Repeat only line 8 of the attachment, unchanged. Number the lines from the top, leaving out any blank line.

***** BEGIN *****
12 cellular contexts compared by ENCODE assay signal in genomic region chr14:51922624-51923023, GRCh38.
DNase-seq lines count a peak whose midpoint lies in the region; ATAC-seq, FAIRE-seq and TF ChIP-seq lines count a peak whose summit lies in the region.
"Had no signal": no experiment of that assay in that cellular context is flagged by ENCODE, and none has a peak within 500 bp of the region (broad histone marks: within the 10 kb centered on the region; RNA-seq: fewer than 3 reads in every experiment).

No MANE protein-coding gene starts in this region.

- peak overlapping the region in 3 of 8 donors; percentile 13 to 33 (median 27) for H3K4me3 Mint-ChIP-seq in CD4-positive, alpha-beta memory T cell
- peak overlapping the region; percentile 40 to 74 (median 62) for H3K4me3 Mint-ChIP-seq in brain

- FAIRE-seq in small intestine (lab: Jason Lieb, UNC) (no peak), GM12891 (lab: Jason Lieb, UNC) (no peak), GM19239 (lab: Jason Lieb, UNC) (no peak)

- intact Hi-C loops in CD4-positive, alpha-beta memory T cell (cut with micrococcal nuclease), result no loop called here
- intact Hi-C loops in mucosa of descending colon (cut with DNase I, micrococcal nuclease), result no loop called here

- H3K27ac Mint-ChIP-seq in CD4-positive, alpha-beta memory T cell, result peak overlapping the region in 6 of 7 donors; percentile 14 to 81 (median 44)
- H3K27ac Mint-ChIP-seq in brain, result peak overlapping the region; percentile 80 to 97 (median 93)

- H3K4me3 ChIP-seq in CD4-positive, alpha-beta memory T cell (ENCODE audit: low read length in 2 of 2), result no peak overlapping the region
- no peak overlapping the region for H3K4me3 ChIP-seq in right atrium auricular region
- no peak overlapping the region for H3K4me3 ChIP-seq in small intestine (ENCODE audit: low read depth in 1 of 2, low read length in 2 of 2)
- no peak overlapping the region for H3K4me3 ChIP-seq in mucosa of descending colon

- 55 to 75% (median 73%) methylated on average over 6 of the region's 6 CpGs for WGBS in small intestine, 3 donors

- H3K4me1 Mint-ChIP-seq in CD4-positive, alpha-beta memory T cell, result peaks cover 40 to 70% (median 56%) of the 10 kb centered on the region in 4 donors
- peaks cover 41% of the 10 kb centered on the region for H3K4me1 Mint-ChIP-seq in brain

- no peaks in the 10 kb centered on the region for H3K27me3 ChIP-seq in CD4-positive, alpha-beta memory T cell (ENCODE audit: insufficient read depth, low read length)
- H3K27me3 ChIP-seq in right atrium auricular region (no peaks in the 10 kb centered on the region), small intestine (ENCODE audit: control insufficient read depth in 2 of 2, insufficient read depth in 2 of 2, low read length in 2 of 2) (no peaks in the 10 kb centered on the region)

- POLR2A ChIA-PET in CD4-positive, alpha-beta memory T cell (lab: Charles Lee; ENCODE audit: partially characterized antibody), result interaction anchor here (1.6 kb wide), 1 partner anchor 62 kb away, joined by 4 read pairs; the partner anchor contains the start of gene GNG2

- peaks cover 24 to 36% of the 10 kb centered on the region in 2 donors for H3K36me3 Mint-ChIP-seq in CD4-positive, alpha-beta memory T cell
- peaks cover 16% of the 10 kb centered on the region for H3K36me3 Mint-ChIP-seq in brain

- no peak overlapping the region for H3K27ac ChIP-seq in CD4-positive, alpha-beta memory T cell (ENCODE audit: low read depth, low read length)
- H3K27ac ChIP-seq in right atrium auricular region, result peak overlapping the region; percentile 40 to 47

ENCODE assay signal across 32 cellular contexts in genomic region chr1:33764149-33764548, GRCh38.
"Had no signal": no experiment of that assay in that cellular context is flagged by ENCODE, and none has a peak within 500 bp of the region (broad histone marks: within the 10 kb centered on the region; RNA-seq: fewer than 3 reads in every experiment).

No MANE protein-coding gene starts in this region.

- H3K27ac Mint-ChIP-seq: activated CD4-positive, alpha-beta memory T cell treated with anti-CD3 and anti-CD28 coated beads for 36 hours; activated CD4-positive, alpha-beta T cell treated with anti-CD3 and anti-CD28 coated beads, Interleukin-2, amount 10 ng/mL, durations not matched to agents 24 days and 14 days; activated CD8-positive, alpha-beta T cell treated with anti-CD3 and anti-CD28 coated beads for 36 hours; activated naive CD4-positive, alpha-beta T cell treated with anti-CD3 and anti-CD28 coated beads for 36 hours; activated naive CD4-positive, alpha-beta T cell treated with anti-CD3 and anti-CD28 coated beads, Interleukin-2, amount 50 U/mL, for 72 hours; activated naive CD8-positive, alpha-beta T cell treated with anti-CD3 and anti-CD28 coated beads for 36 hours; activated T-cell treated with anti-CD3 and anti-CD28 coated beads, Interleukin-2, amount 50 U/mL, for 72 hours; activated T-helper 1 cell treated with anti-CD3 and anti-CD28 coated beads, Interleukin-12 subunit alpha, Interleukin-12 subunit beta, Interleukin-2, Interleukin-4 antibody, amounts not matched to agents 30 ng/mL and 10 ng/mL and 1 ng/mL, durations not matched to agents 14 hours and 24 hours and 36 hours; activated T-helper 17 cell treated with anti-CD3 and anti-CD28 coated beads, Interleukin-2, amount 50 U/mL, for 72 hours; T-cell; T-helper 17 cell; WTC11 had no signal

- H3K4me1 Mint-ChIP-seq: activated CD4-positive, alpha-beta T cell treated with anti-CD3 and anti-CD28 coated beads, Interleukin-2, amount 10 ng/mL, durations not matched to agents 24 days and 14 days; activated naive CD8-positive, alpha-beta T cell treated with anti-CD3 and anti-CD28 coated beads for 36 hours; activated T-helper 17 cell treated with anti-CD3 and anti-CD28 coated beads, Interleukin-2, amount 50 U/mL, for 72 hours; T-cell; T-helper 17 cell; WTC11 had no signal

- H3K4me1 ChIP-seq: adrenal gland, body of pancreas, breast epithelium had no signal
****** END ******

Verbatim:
- intact Hi-C loops in CD4-positive, alpha-beta memory T cell (cut with micrococcal nuclease), result no loop called here